There are about a million blog posts out there on what to put in your Go Bag, and that’s great. Let’s talk about things not to pack in your get out of dodge bag:
1. Glass/Fragile items – Anything that is in a glass container needs t
o be transferred to something more suited for rough travel. Plastic or Lexan is a better alternative for portable liquid storage.
Sure you want some of Grandma’s jam on the go, but the mason jar rattling around in your bag is a no go.
2. Flammable Fluids – Speaking of liquids, if you are carrying any liquid fuel, find a way to pack that on the outside of your bag. If you have it inside and the container it is in cracks or leaks, you now have a bag soaked with fuel and anything inside, especially food, will be unusable. Water bottle carriers, or ammo dump pouches work great with cylinder type fuel containers.
3. Food – Wait, that should be “food that is not suited for long term storage”. Canned,dried and packaged camping/trail foods are the way to go here. Foods that expire quickly or damage easily have no place in your bag.
4. Huge/Heavy Items – There seems to be a tendency to pack everything and the kitchen sink in a bug out bag. There is always that guy who is trying to cram a family tent, a tailgating sized grill …do not try and carry more than 25% of your body weight, so if you are 200 pounds, avoid carrying a pack that weighs over 50 pounds. It may not seem like a lot, but put 50 pounds on your back and carry it all day is not something you want to do for days on end. Keep gear light and durable. You will need to be able to move, not drag behind and keep the rest of your group waiting for you to catch up. The disaster you are trying to move away from can and will spread given time.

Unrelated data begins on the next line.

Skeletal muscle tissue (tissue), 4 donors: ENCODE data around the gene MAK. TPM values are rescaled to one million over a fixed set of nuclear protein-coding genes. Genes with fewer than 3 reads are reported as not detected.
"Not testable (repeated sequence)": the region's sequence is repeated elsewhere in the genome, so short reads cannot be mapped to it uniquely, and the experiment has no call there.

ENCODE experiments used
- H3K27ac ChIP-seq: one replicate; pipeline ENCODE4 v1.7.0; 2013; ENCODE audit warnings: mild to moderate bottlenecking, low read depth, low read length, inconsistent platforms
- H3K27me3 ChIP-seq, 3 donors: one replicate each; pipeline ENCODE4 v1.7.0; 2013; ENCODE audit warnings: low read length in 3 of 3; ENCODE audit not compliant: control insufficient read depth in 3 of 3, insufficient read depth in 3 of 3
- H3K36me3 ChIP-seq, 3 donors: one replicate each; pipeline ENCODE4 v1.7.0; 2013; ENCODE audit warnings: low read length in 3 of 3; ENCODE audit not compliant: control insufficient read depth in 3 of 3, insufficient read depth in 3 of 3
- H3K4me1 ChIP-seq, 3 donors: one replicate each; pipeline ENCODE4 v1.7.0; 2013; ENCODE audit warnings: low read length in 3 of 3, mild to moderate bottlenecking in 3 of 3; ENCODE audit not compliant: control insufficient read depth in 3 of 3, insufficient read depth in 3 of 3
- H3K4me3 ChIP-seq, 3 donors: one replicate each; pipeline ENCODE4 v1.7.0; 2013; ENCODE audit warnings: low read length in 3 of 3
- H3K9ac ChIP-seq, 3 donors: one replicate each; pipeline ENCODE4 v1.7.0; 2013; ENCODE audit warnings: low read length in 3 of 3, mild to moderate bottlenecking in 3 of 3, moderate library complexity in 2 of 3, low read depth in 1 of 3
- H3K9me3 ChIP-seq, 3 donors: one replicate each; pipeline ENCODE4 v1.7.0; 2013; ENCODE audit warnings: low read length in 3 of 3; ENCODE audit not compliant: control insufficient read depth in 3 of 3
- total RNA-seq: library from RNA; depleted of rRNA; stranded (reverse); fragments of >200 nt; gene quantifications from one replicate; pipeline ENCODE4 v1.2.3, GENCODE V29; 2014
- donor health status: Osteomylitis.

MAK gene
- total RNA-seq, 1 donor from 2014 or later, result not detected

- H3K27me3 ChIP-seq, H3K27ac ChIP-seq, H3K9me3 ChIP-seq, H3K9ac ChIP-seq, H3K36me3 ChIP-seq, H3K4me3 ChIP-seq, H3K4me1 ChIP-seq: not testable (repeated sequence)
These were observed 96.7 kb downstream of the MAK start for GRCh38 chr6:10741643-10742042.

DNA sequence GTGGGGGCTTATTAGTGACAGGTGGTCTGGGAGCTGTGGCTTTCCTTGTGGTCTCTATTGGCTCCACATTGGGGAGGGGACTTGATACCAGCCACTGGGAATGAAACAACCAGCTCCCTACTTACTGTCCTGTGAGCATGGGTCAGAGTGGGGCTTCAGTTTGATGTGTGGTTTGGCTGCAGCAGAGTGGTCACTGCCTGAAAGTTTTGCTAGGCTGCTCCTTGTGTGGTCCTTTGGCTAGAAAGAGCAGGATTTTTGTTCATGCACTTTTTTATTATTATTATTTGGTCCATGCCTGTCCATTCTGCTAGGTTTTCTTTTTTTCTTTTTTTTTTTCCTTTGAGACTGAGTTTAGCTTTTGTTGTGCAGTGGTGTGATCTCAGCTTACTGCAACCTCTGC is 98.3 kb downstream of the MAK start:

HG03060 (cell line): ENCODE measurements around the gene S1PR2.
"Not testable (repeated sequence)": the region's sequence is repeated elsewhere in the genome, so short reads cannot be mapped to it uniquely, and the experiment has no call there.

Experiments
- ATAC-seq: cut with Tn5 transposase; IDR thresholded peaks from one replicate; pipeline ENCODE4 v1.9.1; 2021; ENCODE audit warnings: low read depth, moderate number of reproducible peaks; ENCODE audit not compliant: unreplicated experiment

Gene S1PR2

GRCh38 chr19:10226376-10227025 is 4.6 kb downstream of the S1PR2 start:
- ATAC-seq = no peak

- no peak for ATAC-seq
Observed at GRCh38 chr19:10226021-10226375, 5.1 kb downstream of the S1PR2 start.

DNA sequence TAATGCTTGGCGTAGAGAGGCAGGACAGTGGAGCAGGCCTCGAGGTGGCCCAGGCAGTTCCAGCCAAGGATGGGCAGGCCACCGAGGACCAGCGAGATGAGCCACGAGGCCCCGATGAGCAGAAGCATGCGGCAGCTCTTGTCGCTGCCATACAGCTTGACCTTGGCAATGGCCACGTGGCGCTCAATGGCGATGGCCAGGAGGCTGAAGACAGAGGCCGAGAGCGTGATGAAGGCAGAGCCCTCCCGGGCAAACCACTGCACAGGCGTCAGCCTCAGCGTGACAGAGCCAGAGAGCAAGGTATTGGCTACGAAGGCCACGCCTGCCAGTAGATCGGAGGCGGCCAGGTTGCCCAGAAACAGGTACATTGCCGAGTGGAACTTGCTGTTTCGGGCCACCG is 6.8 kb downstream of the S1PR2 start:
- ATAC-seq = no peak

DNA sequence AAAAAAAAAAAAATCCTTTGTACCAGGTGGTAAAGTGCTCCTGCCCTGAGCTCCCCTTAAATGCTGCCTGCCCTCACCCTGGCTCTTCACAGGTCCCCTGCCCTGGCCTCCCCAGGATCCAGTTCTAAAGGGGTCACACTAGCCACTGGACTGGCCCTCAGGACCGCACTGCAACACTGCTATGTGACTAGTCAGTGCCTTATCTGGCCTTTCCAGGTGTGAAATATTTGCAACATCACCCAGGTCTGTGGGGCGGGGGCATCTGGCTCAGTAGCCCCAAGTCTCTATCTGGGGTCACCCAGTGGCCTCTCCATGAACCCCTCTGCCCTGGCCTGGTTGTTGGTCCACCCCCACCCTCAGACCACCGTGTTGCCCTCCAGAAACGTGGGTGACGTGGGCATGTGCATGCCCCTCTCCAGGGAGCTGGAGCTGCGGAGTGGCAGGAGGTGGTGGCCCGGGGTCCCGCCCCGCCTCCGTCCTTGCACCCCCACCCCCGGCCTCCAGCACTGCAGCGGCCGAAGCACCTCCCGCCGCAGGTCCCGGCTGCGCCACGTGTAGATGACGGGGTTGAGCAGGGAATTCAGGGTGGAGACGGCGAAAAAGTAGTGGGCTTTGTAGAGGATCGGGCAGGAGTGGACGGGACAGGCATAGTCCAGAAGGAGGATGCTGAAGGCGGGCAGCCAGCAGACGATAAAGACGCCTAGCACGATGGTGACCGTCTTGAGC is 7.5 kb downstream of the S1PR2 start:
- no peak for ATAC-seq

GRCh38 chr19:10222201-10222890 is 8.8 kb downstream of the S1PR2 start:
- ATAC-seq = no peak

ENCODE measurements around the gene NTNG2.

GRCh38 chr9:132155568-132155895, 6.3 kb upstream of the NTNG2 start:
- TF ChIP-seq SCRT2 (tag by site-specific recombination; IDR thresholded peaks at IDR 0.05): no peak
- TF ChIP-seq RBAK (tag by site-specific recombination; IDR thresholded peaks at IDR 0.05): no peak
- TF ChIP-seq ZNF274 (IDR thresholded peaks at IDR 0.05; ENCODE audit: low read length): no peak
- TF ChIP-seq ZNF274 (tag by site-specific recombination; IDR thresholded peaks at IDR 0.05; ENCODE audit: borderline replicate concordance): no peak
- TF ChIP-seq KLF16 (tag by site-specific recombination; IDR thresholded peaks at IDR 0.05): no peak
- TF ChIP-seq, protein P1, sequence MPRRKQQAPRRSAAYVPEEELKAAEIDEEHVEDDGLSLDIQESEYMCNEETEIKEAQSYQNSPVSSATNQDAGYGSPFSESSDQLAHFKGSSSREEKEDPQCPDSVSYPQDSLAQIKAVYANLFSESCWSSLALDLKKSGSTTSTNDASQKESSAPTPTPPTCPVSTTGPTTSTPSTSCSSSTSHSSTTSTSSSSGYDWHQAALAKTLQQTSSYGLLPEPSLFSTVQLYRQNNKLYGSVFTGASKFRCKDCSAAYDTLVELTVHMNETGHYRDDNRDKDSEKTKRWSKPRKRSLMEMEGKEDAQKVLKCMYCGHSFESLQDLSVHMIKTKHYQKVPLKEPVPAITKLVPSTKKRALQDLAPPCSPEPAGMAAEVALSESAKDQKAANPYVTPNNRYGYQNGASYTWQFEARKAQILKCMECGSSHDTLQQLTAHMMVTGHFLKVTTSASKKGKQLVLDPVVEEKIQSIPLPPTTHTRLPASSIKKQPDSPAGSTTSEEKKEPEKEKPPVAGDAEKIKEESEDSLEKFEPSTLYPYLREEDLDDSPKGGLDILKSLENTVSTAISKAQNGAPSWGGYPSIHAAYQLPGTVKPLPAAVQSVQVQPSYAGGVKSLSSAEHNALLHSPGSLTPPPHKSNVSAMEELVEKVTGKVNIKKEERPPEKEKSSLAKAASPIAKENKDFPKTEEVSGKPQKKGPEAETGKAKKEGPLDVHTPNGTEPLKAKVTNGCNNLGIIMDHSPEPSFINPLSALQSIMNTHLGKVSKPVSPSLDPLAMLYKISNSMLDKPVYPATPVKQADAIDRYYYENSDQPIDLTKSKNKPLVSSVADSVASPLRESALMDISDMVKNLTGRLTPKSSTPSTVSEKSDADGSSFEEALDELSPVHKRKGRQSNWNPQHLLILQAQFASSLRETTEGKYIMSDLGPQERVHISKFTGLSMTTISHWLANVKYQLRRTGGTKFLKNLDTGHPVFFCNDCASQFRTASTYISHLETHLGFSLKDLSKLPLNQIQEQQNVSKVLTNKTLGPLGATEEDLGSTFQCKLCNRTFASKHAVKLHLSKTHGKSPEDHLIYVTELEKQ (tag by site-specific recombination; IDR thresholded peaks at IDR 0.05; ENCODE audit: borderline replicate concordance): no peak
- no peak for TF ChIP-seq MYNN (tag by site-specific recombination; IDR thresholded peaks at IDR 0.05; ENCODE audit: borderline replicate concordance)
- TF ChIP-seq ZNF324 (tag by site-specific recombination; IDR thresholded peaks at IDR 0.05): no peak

5. Unfamiliar Medical Equipment and Medicine – Not everyone is a trained medic, so do not try and act like one by loading up your gear with medical equipment you are not trained to use properly. The same goes for meds, getting the dosage wrong can be fatal in a situation when emergency medical services are going to be strained and a response unit could be hours if not days from coming to assist you. Unless someone in your bug out group is properly trained, do not be tempted to do any medical procedures outside of common first aid. Take some Red Cross classes, get certified in basic first aid and CPR. If you the the time, get EMT trained. Just because you watched MASH and ER a few times doesn’t count.
6. Unfamiliar/Illegal Possession Weapons – Like the unfamiliar medical equipment, do not carry weapons (firearms, edged weapons) that: A. You do not know how to use or care for properly and B. Are not allowed in your state to possess. What you are allowed/permitted by law to carry or have packed on your person or in your vehicle will vary by state. Check your local laws before putting your bug out plan together. At some point the crisis you are in will be over and the law will be restored to your area. Make sure you don’t survive the situation only to be arrested for what you are carrying. If you state allows it, apply for a firearms permit and take a carry class. And make sure you know how to use and care for that firearm properly.